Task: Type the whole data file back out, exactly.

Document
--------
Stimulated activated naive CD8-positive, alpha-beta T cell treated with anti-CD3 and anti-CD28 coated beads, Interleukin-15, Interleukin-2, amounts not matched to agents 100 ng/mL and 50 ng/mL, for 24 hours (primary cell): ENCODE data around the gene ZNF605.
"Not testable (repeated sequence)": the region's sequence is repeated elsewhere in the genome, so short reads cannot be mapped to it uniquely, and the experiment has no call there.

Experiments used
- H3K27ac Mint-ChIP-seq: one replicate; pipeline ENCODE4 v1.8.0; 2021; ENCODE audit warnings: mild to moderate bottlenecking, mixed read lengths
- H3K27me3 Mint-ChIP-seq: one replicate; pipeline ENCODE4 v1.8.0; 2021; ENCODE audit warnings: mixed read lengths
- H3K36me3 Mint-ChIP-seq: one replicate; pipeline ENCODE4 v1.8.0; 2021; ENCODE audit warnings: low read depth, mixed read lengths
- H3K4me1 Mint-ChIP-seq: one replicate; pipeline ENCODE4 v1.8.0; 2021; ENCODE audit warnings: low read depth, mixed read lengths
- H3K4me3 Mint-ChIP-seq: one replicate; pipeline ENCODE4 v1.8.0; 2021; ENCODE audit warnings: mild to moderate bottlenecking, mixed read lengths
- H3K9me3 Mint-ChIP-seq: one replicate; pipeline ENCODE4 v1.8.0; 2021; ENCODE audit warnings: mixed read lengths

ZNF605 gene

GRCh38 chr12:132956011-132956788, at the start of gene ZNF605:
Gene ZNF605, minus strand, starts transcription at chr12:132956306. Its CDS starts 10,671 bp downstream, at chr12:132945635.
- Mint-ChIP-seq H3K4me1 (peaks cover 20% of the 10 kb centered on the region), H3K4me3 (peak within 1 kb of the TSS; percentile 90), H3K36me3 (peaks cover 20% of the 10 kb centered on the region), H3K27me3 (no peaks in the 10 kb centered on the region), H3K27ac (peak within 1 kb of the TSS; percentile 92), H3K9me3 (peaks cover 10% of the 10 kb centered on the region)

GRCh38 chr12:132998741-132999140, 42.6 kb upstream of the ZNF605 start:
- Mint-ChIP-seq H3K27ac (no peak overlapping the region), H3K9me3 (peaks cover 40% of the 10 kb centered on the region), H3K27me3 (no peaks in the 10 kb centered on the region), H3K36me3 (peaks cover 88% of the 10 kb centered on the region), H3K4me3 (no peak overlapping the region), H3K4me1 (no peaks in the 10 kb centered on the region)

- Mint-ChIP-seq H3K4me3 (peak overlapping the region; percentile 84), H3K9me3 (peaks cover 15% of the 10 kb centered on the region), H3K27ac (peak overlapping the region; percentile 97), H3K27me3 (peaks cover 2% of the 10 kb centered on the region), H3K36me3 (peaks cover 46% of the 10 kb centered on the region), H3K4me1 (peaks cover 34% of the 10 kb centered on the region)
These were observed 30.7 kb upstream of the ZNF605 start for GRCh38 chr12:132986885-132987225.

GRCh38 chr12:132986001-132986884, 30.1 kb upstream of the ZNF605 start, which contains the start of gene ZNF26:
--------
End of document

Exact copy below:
Stimulated activated naive CD8-positive, alpha-beta T cell treated with anti-CD3 and anti-CD28 coated beads, Interleukin-15, Interleukin-2, amounts not matched to agents 100 ng/mL and 50 ng/mL, for 24 hours (primary cell): ENCODE data around the gene ZNF605.
"Not testable (repeated sequence)": the region's sequence is repeated elsewhere in the genome, so short reads cannot be mapped to it uniquely, and the experiment has no call there.

Experiments used
- H3K27ac Mint-ChIP-seq: one replicate; pipeline ENCODE4 v1.8.0; 2021; ENCODE audit warnings: mild to moderate bottlenecking, mixed read lengths
- H3K27me3 Mint-ChIP-seq: one replicate; pipeline ENCODE4 v1.8.0; 2021; ENCODE audit warnings: mixed read lengths
- H3K36me3 Mint-ChIP-seq: one replicate; pipeline ENCODE4 v1.8.0; 2021; ENCODE audit warnings: low read depth, mixed read lengths
- H3K4me1 Mint-ChIP-seq: one replicate; pipeline ENCODE4 v1.8.0; 2021; ENCODE audit warnings: low read depth, mixed read lengths
- H3K4me3 Mint-ChIP-seq: one replicate; pipeline ENCODE4 v1.8.0; 2021; ENCODE audit warnings: mild to moderate bottlenecking, mixed read lengths
- H3K9me3 Mint-ChIP-seq: one replicate; pipeline ENCODE4 v1.8.0; 2021; ENCODE audit warnings: mixed read lengths

ZNF605 gene

GRCh38 chr12:132956011-132956788, at the start of gene ZNF605:
Gene ZNF605, minus strand, starts transcription at chr12:132956306. Its CDS starts 10,671 bp downstream, at chr12:132945635.
- Mint-ChIP-seq H3K4me1 (peaks cover 20% of the 10 kb centered on the region), H3K4me3 (peak within 1 kb of the TSS; percentile 90), H3K36me3 (peaks cover 20% of the 10 kb centered on the region), H3K27me3 (no peaks in the 10 kb centered on the region), H3K27ac (peak within 1 kb of the TSS; percentile 92), H3K9me3 (peaks cover 10% of the 10 kb centered on the region)

GRCh38 chr12:132998741-132999140, 42.6 kb upstream of the ZNF605 start:
- Mint-ChIP-seq H3K27ac (no peak overlapping the region), H3K9me3 (peaks cover 40% of the 10 kb centered on the region), H3K27me3 (no peaks in the 10 kb centered on the region), H3K36me3 (peaks cover 88% of the 10 kb centered on the region), H3K4me3 (no peak overlapping the region), H3K4me1 (no peaks in the 10 kb centered on the region)

- Mint-ChIP-seq H3K4me3 (peak overlapping the region; percentile 84), H3K9me3 (peaks cover 15% of the 10 kb centered on the region), H3K27ac (peak overlapping the region; percentile 97), H3K27me3 (peaks cover 2% of the 10 kb centered on the region), H3K36me3 (peaks cover 46% of the 10 kb centered on the region), H3K4me1 (peaks cover 34% of the 10 kb centered on the region)
These were observed 30.7 kb upstream of the ZNF605 start for GRCh38 chr12:132986885-132987225.

GRCh38 chr12:132986001-132986884, 30.1 kb upstream of the ZNF605 start, which contains the start of gene ZNF26: